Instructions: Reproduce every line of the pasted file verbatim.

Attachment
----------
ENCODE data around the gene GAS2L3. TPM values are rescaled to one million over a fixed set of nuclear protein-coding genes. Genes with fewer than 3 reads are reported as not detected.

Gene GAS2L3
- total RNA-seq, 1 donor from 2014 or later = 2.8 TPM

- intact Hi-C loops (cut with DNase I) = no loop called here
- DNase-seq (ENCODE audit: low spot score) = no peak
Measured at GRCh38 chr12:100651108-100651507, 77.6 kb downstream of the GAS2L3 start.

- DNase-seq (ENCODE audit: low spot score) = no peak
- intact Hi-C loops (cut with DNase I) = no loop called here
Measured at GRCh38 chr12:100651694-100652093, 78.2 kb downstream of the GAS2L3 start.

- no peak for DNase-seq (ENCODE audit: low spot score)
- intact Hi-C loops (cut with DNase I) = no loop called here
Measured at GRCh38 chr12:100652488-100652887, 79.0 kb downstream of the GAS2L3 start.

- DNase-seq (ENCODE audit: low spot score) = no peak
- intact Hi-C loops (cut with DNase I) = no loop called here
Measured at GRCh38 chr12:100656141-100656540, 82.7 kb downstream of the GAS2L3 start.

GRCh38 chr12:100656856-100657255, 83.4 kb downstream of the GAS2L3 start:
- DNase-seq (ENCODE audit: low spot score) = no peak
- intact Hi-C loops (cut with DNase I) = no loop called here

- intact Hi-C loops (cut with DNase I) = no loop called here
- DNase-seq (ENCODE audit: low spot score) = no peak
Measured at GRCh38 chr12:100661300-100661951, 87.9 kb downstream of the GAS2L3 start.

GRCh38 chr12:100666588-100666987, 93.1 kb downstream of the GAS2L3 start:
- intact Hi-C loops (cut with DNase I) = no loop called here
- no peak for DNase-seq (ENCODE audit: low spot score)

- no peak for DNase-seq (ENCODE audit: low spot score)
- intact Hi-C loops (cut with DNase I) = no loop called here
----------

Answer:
ENCODE data around the gene GAS2L3. TPM values are rescaled to one million over a fixed set of nuclear protein-coding genes. Genes with fewer than 3 reads are reported as not detected.

Gene GAS2L3
- total RNA-seq, 1 donor from 2014 or later = 2.8 TPM

- intact Hi-C loops (cut with DNase I) = no loop called here
- DNase-seq (ENCODE audit: low spot score) = no peak
Measured at GRCh38 chr12:100651108-100651507, 77.6 kb downstream of the GAS2L3 start.

- DNase-seq (ENCODE audit: low spot score) = no peak
- intact Hi-C loops (cut with DNase I) = no loop called here
Measured at GRCh38 chr12:100651694-100652093, 78.2 kb downstream of the GAS2L3 start.

- no peak for DNase-seq (ENCODE audit: low spot score)
- intact Hi-C loops (cut with DNase I) = no loop called here
Measured at GRCh38 chr12:100652488-100652887, 79.0 kb downstream of the GAS2L3 start.

- DNase-seq (ENCODE audit: low spot score) = no peak
- intact Hi-C loops (cut with DNase I) = no loop called here
Measured at GRCh38 chr12:100656141-100656540, 82.7 kb downstream of the GAS2L3 start.

GRCh38 chr12:100656856-100657255, 83.4 kb downstream of the GAS2L3 start:
- DNase-seq (ENCODE audit: low spot score) = no peak
- intact Hi-C loops (cut with DNase I) = no loop called here

- intact Hi-C loops (cut with DNase I) = no loop called here
- DNase-seq (ENCODE audit: low spot score) = no peak
Measured at GRCh38 chr12:100661300-100661951, 87.9 kb downstream of the GAS2L3 start.

GRCh38 chr12:100666588-100666987, 93.1 kb downstream of the GAS2L3 start:
- intact Hi-C loops (cut with DNase I) = no loop called here
- no peak for DNase-seq (ENCODE audit: low spot score)

- no peak for DNase-seq (ENCODE audit: low spot score)
- intact Hi-C loops (cut with DNase I) = no loop called here